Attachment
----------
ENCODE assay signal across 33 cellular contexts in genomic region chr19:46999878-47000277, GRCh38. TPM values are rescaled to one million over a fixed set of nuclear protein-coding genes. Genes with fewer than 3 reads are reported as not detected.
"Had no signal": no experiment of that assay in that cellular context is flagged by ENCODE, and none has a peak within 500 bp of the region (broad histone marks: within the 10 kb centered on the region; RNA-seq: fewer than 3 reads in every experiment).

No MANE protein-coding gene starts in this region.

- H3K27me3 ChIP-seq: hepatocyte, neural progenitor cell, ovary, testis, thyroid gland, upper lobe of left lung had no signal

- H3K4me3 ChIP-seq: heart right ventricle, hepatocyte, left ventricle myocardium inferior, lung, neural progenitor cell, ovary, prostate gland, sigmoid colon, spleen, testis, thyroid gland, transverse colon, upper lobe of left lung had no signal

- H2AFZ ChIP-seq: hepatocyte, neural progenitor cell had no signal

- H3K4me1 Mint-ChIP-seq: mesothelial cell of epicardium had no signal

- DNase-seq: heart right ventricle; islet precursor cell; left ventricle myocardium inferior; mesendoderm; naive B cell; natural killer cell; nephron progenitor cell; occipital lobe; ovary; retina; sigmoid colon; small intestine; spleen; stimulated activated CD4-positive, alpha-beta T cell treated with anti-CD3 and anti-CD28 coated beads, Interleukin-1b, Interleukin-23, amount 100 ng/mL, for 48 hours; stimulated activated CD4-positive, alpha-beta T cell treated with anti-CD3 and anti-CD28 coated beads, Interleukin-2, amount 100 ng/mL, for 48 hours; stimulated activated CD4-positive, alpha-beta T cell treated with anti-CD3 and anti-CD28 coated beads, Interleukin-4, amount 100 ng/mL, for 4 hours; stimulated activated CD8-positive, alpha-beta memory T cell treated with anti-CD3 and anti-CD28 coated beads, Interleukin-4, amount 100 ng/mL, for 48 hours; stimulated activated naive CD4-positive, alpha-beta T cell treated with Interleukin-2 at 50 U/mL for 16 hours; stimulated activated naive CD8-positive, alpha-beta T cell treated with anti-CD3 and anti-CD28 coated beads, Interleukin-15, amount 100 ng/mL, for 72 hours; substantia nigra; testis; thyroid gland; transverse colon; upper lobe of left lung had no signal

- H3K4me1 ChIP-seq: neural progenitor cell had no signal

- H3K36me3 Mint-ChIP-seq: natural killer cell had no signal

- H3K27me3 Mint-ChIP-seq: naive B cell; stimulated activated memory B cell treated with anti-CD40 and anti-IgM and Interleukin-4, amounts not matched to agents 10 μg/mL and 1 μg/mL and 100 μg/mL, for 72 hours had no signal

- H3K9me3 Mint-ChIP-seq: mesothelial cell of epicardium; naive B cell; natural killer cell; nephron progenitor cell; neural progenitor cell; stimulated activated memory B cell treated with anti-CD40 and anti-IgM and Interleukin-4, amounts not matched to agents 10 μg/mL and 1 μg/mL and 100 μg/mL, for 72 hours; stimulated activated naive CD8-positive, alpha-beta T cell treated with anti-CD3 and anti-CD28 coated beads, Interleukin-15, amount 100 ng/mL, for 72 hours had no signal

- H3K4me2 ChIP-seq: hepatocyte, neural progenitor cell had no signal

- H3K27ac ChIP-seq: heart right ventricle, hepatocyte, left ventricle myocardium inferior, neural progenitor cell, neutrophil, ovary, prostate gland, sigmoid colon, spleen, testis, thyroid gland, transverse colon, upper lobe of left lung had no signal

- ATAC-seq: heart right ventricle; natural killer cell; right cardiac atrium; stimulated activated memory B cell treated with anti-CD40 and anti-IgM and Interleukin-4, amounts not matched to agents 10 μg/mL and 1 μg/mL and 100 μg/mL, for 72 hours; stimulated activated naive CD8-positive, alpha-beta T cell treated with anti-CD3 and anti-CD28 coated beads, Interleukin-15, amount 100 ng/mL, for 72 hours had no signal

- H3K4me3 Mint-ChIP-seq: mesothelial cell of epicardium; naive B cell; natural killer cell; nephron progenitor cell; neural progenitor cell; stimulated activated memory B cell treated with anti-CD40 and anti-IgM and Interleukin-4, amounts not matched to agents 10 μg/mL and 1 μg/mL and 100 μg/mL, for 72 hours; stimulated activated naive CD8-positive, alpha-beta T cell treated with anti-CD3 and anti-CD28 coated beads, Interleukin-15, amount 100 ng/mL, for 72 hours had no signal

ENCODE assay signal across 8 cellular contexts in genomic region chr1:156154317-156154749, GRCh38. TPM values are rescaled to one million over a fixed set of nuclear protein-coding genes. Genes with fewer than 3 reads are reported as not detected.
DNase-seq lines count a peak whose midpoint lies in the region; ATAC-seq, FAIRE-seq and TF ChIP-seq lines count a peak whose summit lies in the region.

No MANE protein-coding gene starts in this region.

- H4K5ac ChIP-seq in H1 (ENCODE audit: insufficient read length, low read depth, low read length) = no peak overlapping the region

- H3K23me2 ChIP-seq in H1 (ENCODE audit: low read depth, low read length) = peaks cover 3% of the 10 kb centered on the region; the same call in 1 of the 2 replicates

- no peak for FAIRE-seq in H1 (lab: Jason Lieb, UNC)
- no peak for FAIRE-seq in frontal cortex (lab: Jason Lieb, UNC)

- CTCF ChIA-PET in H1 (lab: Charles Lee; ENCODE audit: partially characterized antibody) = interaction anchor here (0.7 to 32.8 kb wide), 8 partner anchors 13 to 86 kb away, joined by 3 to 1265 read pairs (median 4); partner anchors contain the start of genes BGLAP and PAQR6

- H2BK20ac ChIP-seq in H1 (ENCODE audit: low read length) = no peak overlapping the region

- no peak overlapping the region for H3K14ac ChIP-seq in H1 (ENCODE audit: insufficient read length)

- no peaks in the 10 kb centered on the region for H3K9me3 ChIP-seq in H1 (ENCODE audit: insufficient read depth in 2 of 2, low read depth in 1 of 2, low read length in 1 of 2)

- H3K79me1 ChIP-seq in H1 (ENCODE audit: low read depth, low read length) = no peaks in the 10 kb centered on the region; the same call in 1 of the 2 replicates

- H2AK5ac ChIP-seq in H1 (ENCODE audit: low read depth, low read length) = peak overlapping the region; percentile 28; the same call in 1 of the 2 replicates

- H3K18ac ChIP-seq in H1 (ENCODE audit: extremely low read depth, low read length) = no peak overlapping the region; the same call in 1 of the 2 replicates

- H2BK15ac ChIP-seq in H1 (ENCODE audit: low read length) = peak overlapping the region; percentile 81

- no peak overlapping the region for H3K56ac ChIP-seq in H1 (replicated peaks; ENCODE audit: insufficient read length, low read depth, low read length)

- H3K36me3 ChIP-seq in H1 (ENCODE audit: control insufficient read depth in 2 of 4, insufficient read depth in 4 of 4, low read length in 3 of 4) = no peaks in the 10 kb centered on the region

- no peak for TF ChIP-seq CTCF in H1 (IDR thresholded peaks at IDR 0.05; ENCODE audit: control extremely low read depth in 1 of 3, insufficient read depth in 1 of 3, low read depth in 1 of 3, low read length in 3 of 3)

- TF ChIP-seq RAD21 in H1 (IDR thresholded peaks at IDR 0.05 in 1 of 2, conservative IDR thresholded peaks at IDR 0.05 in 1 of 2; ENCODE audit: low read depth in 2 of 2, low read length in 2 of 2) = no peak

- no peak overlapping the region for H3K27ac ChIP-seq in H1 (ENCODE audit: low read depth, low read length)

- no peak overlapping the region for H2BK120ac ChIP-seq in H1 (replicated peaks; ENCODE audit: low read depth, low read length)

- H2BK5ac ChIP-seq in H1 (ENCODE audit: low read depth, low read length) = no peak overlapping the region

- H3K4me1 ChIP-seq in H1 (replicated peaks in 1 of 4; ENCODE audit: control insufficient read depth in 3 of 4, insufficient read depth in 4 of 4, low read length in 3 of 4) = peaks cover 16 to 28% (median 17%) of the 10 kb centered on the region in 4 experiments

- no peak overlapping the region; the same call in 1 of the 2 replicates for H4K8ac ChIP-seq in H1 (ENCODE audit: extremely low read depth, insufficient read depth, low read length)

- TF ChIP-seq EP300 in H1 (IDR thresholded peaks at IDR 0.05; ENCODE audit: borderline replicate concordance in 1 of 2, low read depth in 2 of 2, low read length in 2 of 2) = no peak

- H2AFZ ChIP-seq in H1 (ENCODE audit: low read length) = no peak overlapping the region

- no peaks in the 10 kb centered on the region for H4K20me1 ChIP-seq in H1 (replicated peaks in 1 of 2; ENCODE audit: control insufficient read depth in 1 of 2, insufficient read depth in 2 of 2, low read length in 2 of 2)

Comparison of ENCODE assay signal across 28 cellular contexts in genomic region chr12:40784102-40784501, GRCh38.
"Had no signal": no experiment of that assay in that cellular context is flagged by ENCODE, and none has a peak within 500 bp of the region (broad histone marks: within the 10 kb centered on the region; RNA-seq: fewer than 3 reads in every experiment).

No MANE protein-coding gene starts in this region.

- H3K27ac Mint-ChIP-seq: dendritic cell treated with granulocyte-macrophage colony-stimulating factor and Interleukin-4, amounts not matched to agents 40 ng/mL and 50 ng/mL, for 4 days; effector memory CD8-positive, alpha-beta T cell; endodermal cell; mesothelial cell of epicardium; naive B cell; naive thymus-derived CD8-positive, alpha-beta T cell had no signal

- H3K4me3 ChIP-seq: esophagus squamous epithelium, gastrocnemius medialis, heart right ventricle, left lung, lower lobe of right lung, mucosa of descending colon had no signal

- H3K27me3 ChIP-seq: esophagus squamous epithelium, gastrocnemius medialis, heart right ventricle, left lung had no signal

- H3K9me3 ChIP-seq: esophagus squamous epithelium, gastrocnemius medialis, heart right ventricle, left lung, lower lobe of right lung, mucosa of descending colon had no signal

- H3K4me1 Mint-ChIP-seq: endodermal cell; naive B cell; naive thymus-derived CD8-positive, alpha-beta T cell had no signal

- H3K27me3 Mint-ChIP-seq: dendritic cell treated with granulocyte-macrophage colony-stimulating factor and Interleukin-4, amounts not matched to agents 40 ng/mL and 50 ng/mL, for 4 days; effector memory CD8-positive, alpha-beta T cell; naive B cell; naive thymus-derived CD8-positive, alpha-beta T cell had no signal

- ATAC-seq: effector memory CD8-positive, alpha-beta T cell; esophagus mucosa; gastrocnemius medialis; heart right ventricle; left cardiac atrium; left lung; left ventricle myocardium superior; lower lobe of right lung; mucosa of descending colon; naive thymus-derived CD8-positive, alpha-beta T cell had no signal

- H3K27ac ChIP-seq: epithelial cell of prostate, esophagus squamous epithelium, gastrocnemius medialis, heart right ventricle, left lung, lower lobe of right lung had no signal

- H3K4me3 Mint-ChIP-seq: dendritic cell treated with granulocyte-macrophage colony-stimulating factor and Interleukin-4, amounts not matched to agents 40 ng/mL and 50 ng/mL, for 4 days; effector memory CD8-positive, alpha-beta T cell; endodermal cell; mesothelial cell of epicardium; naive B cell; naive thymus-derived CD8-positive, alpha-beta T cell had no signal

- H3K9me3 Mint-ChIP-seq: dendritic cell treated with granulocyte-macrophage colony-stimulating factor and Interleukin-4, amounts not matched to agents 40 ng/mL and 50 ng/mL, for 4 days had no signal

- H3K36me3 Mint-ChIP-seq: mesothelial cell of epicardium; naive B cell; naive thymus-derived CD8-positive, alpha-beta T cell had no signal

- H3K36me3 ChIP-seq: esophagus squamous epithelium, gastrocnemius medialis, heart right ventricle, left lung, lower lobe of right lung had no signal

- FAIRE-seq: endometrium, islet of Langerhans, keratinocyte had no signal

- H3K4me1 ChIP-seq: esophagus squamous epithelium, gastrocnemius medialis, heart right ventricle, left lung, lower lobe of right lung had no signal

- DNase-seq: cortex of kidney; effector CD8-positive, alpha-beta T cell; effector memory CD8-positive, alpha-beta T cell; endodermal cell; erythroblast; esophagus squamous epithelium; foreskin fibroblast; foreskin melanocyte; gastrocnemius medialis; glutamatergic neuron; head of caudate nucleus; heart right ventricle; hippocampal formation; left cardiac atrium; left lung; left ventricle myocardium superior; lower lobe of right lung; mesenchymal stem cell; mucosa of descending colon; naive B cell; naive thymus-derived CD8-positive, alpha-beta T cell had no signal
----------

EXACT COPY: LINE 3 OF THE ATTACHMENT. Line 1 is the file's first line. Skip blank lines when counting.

No MANE protein-coding gene starts in this region.